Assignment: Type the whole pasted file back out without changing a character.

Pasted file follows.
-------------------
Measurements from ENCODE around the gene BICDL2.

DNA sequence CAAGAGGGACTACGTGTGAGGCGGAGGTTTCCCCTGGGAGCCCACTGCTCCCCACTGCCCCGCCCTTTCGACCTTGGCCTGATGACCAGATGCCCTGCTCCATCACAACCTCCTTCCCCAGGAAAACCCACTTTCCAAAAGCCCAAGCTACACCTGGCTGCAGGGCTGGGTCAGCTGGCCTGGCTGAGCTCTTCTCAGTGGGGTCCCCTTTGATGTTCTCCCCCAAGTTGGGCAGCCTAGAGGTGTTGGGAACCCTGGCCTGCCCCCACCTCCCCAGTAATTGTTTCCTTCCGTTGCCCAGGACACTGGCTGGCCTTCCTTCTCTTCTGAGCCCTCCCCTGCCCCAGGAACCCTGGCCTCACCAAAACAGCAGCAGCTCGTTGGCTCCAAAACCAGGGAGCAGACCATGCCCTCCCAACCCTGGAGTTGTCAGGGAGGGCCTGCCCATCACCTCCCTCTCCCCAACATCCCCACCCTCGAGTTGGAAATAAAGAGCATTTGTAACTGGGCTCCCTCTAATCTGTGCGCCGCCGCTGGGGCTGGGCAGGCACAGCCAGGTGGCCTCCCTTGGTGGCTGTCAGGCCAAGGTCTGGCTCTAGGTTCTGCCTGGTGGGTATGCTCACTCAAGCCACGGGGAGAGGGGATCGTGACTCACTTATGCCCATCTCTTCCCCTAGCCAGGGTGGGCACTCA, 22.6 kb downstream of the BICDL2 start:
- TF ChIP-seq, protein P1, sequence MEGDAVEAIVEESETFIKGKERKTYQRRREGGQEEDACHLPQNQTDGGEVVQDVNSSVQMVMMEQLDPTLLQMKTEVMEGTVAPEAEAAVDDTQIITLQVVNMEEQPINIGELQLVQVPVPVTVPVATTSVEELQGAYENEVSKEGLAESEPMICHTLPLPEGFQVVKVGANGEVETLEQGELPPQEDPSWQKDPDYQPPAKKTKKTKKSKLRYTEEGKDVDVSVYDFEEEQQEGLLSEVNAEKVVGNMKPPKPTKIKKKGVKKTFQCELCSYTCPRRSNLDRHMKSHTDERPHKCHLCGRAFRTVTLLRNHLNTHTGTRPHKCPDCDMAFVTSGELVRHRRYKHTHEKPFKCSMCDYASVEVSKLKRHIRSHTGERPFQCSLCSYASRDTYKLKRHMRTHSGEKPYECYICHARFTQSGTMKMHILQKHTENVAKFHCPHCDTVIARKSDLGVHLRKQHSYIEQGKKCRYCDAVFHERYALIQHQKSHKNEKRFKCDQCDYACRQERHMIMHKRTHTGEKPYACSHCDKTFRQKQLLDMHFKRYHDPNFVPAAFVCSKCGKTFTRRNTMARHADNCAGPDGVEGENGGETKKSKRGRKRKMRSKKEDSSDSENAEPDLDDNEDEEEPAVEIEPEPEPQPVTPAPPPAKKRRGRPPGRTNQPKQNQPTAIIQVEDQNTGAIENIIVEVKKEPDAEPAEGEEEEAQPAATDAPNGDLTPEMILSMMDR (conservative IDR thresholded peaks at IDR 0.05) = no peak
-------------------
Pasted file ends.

Measurements from ENCODE around the gene BICDL2.

DNA sequence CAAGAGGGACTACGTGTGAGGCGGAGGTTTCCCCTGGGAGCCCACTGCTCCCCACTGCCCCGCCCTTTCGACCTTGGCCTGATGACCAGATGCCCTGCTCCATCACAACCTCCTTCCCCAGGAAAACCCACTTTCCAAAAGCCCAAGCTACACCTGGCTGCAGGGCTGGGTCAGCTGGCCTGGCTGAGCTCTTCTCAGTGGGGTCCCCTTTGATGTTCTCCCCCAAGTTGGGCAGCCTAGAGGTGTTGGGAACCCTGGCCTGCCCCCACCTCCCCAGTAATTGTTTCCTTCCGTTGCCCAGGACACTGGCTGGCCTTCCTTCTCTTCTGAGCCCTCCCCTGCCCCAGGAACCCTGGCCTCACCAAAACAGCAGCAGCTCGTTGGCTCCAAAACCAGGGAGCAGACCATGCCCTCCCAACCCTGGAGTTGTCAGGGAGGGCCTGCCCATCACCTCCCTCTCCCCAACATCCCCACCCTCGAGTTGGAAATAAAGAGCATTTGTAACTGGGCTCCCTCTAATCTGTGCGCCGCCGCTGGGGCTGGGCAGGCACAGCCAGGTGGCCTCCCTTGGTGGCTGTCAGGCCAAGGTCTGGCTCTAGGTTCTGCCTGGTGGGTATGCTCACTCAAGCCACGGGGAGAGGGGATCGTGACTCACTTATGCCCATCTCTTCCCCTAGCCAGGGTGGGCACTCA, 22.6 kb downstream of the BICDL2 start:
- TF ChIP-seq, protein P1, sequence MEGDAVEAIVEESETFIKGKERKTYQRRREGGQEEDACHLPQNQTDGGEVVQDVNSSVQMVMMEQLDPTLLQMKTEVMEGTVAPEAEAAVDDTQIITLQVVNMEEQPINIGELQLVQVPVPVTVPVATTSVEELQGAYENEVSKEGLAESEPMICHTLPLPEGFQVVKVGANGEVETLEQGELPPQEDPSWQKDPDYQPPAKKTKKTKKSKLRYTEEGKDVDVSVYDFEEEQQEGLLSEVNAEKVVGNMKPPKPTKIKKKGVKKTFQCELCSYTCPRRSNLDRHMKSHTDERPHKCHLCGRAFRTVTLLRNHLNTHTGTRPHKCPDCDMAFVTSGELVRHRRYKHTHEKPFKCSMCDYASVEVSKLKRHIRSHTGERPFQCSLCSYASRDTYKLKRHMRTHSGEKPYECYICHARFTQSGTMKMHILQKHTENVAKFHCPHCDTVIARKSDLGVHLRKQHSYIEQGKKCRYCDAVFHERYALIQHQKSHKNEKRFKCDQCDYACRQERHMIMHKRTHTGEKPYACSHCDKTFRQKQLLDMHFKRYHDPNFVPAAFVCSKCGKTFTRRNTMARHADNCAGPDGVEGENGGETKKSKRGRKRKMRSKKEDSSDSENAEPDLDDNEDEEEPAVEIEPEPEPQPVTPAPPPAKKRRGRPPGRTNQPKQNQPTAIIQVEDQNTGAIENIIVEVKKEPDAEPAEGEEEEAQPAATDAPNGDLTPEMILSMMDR (conservative IDR thresholded peaks at IDR 0.05) = no peak